Farrell came on as a replacement for George Ford in the opening match of the world cup against Fiji, a 35–11 win where Farrell did not miss any kicks. Farrell played for the full 80 minutes in England's second 2015 World Cup match, a 25–28 loss to Wales, scoring 20 points after failing to miss any kicks for the second straight match. He subsequently kept his place to face Australia the following weekend, on 2 October 2015, which England went on to lose 13–33 after Farrell was sin-binned in the 70th minute. This was the first time that England failed to make the playoffs of a Rugby World Cup, having lost to both Wales and Australia now. Farrell started at inside centre in England's final pool match, a 60–3 win over Uruguay. Farrell was subbed off for Jonathan Joseph in the 59th minute after missing two of his six kicks.

In January 2016, after his fine displays for Saracens, Farrell was selected in the first squad of new England head coach Eddie Jones. With injuries to Henry Slade and Manu Tuilagi leaving few choices at inside centre, Farrell was selected at 12 in Jones' first two matches, away to Scotland and Italy respectively. George Ford became a regular starter at 10 in Farrell's place. He was selected as one of England's vice-captains for the Six Nations, along with Mike Brown and Billy Vunipola, under Dylan Hartley's captaincy. In the first two matches, Farrell contributed 22 points including a try against Italy, and assumed the captaincy when Hartley was substituted late on.

Farrell went on to start at inside centre in all five of England's games during the Six Nations tournament, winning his first major international trophy as part of England's Grand Slam-winning side. Farrell finished the tournament as the leading scorer with 69 points, bringing his personal tally for England to 412 and making him the second-highest points scorer in the history of the England national team, with only Jonny Wilkinson having scored more.

In the summer of 2016, England embarked on a three-match series in Australia. Farrell was initially picked to start at fly-half for the first test, however, he was soon reverted to inside centre with Ford assuming the No.10 shirt. England would go on to win the series 3–0, with Farrell playing a pivotal role, being named man of the match in the third test and scoring 66 points on tour.[35] Farrell was nominated for the six-man shortlist for the 2016 World Player of the Year Award for the second time in his career, alongside his Saracens teammates Billy Vunipola and Maro Itoje.[citation needed]


Farrell played all 80 minutes every test in the 2017 Six Nations Championship and helped England retaining the Six Nations title despite missing out the Grand Slam after losing the final game to Ireland. The highlight of Farrell's 2017 Six Nations was on 11 March 2017 when he scored 26 points against Scotland in a 61–21 win for England.

Farrell had a huge workload in the 2018 Six Nations Championship and played in every minute of the competition. Farrell scored a try against Italy on 4 February 2018 and also set one up for first-five George Ford. Disappointingly however, Farrell only kicked 5/8 of his goals against Italy, which disallowed England from putting 50 points on Italy, leaving England to win 46–15. On 24 February, Farrell scored all of England's points against Scotland, including a try. This was not enough however, with Farrell's second try of the match disallowed. Scotland went on to upset England 25–13, with Farrell's game not doing enough to get England a win.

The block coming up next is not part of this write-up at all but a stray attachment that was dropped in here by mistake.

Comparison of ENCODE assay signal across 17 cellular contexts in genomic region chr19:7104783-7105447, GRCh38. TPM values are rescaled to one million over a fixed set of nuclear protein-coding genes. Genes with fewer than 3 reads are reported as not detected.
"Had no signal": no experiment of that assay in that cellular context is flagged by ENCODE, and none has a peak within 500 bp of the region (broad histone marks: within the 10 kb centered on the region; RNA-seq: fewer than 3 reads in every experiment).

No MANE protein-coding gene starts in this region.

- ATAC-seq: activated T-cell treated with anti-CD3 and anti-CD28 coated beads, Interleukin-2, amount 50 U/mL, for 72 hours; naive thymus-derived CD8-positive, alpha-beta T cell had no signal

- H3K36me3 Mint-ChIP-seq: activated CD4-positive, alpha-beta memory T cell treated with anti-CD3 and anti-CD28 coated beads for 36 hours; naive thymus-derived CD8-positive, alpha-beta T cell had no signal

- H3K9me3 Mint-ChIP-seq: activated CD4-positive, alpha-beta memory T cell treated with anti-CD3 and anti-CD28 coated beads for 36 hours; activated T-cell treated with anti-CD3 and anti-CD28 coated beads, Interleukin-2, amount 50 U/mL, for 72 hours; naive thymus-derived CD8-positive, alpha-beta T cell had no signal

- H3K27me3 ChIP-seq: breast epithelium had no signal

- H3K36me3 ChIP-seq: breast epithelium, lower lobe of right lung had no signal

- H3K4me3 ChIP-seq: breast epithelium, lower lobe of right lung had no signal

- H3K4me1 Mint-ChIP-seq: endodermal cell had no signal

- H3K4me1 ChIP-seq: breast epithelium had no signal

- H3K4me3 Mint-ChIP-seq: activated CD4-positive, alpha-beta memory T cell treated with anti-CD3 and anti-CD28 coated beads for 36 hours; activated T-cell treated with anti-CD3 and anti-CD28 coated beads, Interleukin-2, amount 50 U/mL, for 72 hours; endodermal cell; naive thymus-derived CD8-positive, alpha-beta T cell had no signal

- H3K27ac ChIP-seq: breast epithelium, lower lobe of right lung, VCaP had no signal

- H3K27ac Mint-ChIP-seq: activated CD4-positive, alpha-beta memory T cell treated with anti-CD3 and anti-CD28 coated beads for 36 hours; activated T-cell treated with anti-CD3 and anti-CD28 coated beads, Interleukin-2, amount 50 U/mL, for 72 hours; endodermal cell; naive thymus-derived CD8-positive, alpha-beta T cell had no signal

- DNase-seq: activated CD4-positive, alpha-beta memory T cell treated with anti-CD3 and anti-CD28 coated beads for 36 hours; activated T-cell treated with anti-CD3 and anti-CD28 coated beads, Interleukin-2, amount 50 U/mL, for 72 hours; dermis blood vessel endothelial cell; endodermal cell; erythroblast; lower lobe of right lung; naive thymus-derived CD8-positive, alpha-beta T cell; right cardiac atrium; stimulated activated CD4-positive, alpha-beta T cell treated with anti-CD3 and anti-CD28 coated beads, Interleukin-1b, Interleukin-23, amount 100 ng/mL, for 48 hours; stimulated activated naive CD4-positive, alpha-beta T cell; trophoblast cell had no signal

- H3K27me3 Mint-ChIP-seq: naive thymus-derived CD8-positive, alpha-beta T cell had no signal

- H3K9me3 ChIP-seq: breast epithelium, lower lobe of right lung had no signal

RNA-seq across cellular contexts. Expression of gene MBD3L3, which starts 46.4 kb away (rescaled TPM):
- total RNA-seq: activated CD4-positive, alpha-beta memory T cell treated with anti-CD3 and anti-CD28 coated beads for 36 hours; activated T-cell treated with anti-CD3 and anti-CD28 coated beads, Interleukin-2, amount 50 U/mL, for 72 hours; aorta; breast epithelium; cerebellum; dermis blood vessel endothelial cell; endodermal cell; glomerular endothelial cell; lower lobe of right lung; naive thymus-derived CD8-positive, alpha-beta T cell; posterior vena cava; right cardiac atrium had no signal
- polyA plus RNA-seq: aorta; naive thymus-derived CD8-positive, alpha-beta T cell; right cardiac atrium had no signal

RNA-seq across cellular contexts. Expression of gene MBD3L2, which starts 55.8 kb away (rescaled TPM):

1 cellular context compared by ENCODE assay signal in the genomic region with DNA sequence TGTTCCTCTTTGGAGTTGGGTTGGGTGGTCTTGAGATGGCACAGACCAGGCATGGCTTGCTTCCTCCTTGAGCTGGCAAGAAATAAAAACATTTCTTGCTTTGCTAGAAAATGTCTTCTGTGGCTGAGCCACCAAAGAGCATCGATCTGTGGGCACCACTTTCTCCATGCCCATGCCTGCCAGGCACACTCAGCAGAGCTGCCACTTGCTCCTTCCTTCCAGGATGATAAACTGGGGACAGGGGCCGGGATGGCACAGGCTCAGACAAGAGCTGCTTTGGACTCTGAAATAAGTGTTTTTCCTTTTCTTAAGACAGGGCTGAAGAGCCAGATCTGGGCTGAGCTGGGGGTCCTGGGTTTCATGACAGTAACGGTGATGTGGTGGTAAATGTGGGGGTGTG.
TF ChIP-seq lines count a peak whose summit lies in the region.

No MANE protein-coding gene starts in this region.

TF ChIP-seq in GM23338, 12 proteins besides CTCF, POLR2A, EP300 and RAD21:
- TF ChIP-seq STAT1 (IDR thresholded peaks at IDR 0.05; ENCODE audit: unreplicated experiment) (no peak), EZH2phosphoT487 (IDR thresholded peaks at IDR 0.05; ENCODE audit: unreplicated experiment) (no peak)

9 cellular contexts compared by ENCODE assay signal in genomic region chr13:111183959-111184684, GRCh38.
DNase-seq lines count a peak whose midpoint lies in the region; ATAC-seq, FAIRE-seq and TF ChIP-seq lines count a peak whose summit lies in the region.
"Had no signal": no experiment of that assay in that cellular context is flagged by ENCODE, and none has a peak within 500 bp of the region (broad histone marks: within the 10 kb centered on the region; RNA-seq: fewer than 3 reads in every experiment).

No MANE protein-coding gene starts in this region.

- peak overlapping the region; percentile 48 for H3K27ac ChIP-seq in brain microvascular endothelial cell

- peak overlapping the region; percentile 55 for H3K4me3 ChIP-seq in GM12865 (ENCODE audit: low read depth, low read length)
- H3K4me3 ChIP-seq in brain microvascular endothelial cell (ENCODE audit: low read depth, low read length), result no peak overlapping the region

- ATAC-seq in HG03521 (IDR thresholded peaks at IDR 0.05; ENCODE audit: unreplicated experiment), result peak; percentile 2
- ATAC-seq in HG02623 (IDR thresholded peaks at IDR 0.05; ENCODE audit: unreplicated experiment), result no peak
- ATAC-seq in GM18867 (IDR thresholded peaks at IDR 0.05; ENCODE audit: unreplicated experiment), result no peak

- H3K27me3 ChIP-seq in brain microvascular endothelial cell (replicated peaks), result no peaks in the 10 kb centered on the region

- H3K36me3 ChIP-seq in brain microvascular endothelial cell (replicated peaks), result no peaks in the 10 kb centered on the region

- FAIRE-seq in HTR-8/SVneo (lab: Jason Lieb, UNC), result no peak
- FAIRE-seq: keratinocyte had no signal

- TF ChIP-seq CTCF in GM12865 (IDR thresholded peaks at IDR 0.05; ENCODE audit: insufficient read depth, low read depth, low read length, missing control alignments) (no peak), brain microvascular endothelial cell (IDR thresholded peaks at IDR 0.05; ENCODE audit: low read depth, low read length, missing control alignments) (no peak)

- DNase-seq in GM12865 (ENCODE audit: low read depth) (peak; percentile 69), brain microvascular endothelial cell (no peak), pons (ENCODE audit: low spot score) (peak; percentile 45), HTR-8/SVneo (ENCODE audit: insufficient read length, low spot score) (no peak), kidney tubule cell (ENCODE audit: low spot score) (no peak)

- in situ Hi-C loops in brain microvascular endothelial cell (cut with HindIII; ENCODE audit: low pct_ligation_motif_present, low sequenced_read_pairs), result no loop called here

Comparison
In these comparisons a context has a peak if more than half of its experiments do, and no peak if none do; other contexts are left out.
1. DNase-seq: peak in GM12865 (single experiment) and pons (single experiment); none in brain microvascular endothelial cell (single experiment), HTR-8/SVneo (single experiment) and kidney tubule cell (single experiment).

On 10 March 2018, Farrell captained England for the first time in his career when they faced France in Stade de France in Paris. Farrell did not miss any kicks against France in the match and defended well, but England lost 22–16 due to giving away penalties to French scrum-half Maxime Machenaud who managed to convert them into points. Farrell later admitted to media that England's lack of discipline cost them the test.

England went onto lose their final Six Nations match against Ireland, with Hartley back as captain. Farrell started the match at fly-half, with George Ford dropping to the bench, his first start in the ten jersey for England since June 2016.


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After England captain Dylan Hartley sustained another concussion in 2018 and was subsequently ruled out of England's three-test series against South Africa, Farrell was promoted to captain in Hartley's absence, leading England to a 2–1 series defeat. Although England rushed to a 24–3 lead early in the first test, with Farrell scoring a try, South Africa came back into the test eventually winning 42–39. England won the final test 25–10 for Farrell's first victory as England captain.

During the autumn, Dylan Hartley again returned from injury, but Farrell was selected as co-captain. The pair led England to victories over South Africa (12–11) and Australia (37–20), and a defeat to New Zealand (16–15), while Farrell came off the bench during a 35–15 victory over Japan (George Ford captained this game).

2019 Six Nations Championship

Farrell was retained at 10 and as the sole England Captain during the 2019 Six Nations Championship, with Hartley missing the whole tournament.

England started the tournament with a shock 32–20 victory against the Irish in Dublin.[36] It was their first away win against the Irish since 2013, and Farrell's third penalty 10 minutes from the final whistle ensured victory.[36] The next match was against France at Twickenham. Farrel scored 17 points, including his side's sixth and final try. The match, which finished 44–8, represented England's largest win against the French in 90 years.[37]

In England's third match ended in a 21–13 defeat to Wales, who launched a second-half comeback to achieve their 12th successive victory.[38]

Following the defeat against Wales, Farrell led his lteam to a 57–14 victory over Italy.[39]